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Eggs, their history in the human diet

Eggs from wild birds have been part of the human diet for as long as evidence exists. It is possible that man learnt to preserve eggs (generally from sea-birds) in containers of ash, as evidence of this has been found in Eastern Scotland and the Hebrides. The procedure was still common in the western Scottish isles at the end of the 17thcentury.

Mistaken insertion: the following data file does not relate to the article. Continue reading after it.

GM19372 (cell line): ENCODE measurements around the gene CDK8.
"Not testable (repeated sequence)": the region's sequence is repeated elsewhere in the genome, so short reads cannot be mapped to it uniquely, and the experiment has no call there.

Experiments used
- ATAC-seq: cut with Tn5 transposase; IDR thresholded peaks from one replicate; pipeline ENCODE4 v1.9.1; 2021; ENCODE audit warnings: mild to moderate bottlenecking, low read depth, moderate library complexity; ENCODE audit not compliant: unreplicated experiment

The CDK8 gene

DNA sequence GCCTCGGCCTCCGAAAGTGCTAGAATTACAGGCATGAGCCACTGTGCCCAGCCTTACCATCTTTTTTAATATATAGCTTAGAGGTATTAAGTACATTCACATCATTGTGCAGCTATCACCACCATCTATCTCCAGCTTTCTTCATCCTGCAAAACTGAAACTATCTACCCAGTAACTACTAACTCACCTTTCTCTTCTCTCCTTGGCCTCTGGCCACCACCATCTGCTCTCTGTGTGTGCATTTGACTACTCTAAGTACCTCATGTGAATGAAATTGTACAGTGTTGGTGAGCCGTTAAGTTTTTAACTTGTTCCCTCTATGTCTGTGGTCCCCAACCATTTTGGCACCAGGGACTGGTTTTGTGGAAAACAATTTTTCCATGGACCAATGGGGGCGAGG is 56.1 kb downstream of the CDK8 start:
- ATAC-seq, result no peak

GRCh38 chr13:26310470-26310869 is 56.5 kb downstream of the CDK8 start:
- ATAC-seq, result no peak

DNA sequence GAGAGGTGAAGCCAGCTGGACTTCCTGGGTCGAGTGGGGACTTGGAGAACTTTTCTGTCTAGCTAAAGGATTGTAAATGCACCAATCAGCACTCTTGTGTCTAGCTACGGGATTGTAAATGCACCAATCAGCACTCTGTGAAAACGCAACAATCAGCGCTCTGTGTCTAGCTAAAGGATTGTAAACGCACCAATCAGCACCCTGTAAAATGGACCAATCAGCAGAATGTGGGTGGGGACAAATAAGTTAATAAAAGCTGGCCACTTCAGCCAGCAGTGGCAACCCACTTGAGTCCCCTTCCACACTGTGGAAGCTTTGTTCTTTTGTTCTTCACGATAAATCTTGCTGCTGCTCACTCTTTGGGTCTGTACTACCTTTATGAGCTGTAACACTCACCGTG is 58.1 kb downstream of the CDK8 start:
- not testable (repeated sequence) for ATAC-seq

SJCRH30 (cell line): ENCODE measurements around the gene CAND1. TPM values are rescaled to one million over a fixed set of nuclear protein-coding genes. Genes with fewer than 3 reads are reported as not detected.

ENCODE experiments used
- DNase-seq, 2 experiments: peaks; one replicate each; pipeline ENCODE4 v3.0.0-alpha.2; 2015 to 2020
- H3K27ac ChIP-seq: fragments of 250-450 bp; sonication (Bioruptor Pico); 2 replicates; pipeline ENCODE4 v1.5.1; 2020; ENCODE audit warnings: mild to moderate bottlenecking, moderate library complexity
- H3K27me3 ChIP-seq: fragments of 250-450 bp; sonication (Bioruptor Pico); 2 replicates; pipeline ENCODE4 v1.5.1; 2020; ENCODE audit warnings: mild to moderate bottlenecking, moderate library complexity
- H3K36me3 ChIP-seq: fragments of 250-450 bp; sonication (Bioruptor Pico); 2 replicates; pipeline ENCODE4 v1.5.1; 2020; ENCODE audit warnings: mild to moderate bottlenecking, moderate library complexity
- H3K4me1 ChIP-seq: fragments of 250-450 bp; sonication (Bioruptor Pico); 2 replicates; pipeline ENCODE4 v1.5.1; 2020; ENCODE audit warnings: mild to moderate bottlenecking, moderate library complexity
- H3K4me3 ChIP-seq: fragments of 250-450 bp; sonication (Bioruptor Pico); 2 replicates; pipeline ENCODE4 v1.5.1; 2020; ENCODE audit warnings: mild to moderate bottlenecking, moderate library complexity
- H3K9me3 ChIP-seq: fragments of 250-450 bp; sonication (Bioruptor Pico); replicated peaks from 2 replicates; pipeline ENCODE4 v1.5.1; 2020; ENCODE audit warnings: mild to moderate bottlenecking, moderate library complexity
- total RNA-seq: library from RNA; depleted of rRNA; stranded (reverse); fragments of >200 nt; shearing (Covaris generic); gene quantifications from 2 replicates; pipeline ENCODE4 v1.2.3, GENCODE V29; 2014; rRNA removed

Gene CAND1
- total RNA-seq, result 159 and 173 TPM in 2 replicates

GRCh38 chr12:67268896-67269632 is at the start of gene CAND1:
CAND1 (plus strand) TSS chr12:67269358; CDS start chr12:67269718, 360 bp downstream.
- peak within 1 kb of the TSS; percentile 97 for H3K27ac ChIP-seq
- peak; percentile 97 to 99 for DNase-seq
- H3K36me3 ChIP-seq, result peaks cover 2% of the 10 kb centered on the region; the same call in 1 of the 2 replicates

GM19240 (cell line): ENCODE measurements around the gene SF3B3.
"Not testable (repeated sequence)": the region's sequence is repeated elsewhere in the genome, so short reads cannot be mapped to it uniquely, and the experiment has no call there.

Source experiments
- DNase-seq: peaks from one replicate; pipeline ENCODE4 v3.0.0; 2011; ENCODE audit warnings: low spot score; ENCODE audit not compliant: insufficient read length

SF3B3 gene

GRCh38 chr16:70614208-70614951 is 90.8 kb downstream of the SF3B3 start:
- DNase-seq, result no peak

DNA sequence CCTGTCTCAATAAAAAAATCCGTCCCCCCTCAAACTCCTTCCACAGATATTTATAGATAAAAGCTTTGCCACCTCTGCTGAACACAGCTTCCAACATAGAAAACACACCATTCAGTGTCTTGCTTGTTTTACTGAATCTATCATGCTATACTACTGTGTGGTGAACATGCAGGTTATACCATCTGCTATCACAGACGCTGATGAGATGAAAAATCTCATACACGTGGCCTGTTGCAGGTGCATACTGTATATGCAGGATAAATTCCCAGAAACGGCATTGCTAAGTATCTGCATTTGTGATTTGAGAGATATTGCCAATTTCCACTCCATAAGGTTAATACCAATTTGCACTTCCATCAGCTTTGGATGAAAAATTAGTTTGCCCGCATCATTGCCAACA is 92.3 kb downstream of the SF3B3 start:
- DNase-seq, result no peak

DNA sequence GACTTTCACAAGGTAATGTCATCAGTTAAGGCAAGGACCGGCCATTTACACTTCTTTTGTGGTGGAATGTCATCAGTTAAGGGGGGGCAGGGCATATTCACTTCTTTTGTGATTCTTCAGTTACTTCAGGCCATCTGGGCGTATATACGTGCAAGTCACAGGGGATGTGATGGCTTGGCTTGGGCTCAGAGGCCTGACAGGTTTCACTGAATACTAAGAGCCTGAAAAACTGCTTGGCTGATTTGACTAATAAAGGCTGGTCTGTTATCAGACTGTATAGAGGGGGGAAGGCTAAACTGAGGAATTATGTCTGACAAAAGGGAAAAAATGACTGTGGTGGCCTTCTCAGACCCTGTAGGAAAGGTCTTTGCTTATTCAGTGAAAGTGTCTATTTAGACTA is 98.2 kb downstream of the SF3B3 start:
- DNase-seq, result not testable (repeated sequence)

By Roman times domestic fowls (hens, brought by them from north-west India) had become common; and though their laying habits would have been seasonal, they were a staple part of the Roman diet - generally made into flavoured custards, and baked with fish and meat into a dish called patina, or used to bind sausages and stuffing"s. They expected their hens to lay 155 eggs a year, and this figure remained the target into medieval times. The eggs produced would have been much smaller than those of today. See 'Eggs'; 'Eggs and shop labels'; 'Egg, Cotswold Leghorn'; 'Egg, Duck'; 'Egg, Emu'; 'Egg, Goose'; 'Egg' Maran'; 'Egg, Ostrich'; 'Egg, Quail'; "Egg Whites; Whipping";

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